Fungus May Be 'Key Factor' in Crohn's Disease

Peter Russell

September 29, 2016

A fungus in the gut could be a key factor in the development of Crohn's disease, according to an investigation by an international team of researchers.

Crohn's is an inflammatory disease of the digestive system which causes a range of debilitating symptoms including abdominal pain, diarrhoea and weight loss. It is thought at least 115,000 people in the UK have Crohn's.

The study, published in the journal mBio, assessed the bacteria and fungi of people with Crohn's disease and compared this to their first degree relatives in 9 families in northern France and Belgium. These results were further compared with individuals from 4 families in the same geographic area who did not have Crohn's.

Bacteria and Fungi 'Work Together'

The researchers found that individuals with Crohn's were more likely to have 2 types of bacteria – E.coli and Serratia marcescens – and 1 fungus (Candida tropicalis) than those without the disease. They say that the presence of all three in a family member was significantly higher compared to their healthy relatives, suggesting that the bacteria and fungus interact in the intestines.

Test-tube research also found that both bacteria and the fungus work together to create a biofilm which sticks to part of the intestines causing inflammation that produces Crohn's disease symptoms.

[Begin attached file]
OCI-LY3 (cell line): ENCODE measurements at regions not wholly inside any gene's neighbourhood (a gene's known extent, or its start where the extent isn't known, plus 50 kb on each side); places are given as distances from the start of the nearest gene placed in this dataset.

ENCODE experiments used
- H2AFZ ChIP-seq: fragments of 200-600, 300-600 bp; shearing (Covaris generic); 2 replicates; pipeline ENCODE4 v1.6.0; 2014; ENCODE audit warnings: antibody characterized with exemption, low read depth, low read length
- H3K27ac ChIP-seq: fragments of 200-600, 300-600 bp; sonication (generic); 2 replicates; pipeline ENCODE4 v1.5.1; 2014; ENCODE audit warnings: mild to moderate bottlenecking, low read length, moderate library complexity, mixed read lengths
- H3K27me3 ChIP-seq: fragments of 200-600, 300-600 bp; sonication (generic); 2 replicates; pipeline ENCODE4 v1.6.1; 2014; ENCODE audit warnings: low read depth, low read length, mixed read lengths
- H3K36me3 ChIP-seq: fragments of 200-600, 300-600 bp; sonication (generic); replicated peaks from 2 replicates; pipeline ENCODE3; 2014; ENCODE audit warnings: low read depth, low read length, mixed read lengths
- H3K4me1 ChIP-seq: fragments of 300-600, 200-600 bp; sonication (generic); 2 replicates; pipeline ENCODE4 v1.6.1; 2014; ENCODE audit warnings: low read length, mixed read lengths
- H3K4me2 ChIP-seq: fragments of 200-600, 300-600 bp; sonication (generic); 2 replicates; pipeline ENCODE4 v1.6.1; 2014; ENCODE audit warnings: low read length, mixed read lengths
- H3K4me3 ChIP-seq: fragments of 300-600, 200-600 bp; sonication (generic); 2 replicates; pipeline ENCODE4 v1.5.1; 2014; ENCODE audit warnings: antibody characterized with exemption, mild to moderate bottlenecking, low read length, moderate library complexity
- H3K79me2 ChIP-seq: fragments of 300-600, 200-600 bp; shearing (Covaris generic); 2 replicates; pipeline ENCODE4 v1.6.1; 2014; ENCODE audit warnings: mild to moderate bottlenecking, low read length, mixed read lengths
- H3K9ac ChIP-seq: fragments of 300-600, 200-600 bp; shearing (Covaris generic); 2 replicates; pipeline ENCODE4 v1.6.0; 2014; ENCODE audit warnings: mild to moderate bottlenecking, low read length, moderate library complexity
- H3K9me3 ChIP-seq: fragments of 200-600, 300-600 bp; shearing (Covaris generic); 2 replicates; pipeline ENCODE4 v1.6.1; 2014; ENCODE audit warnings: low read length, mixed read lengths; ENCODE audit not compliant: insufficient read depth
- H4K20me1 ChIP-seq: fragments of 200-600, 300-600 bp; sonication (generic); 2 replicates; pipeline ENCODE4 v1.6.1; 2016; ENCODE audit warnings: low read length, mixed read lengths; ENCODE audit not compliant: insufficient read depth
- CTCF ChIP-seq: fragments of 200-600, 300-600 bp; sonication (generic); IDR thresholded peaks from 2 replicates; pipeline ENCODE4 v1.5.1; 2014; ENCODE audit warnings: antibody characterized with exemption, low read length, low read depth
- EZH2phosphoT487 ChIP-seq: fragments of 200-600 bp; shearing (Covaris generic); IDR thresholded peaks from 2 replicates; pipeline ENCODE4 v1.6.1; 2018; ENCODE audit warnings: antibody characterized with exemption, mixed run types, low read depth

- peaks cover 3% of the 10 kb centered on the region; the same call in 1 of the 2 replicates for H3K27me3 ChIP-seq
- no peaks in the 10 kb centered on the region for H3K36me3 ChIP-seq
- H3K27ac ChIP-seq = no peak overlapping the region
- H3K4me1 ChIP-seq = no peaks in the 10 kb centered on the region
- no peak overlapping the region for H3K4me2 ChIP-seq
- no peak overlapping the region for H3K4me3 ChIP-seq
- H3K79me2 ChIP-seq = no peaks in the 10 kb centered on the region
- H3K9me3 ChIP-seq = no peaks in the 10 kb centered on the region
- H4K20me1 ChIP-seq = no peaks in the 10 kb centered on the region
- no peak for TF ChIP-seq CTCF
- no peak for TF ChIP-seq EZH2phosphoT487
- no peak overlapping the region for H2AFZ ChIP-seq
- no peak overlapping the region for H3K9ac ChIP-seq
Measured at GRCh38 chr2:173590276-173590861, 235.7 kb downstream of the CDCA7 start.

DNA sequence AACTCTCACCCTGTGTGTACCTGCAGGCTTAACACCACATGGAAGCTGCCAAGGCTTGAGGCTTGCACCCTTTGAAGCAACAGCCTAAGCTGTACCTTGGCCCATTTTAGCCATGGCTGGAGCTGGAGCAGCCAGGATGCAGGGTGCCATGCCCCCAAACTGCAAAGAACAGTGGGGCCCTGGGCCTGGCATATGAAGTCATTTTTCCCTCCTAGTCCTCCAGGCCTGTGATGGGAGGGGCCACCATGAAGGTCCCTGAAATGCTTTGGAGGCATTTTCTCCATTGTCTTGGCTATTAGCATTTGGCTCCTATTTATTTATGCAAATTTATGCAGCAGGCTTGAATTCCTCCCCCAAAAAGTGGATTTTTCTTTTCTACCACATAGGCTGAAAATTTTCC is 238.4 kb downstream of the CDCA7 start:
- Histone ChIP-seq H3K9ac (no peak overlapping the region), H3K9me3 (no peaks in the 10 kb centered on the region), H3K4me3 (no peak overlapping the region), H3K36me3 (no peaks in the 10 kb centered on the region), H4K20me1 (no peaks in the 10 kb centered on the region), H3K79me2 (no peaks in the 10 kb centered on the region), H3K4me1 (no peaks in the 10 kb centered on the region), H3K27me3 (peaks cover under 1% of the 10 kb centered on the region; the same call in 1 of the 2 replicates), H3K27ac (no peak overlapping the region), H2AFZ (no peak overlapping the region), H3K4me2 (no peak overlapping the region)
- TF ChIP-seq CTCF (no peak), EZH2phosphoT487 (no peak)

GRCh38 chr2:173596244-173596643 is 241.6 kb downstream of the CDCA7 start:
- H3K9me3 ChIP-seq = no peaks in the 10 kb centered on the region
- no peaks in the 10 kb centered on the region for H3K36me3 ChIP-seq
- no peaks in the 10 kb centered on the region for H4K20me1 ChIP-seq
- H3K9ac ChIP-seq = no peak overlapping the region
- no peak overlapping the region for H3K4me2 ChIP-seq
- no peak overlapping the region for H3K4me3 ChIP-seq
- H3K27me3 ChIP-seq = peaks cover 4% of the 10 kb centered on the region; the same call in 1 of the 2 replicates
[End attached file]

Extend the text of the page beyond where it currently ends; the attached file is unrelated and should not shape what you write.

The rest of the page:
The scientists, led by a team from Case Western Reserve University School of Medicine in Ohio in the US say this is the first time that any fungus has been linked to Crohn's in humans. Also, it is the first time that a study has implicated Serratia marcescens in potentially contributing to symptoms of the disease.

Professor Mahmoud Ghannoum, who led the study, says in a statement: "Among hundreds of bacterial and fungal species inhabiting the intestines, it is telling that the three we identified were so highly correlated in Crohn’s patients.

"Furthermore, we found strong similarities in what may be called the ‘gut profiles’ of the Crohn’s-affected families, which were strikingly different from the Crohn’s-free families.

"We have to be careful, though, and not solely attribute Crohn’s disease to the bacterial and fungal makeups of our intestines. For example, we know that family members also share diet and environment to significant degrees. Further research is needed to be even more specific in identifying precipitators and contributors of Crohn’s."

'Interesting Area for Further Research'

Commenting on the study in a statement, Dr Wendy Edwards, research manager at Crohn's and Colitis UK, says: "We welcome the findings of this research which gives further evidence as to the role that fungi may play in the cause of Crohn's disease.

"Although the sample size of patients within this study is small, it has highlighted a potentially interesting area for further research.

"Crohn's and Colitis UK are also currently funding work in this important area in order to further advance our worldwide understanding of bacteria and fungi and the role they play in Crohn's disease."


Bacteriome and Mycobiome Interactions Underscore Microbial Dysbiosis in Familial Crohn’s Disease, G Hoarau et al, mBio

Press release, Case Western Reserve University

Crohn's and Colitis UK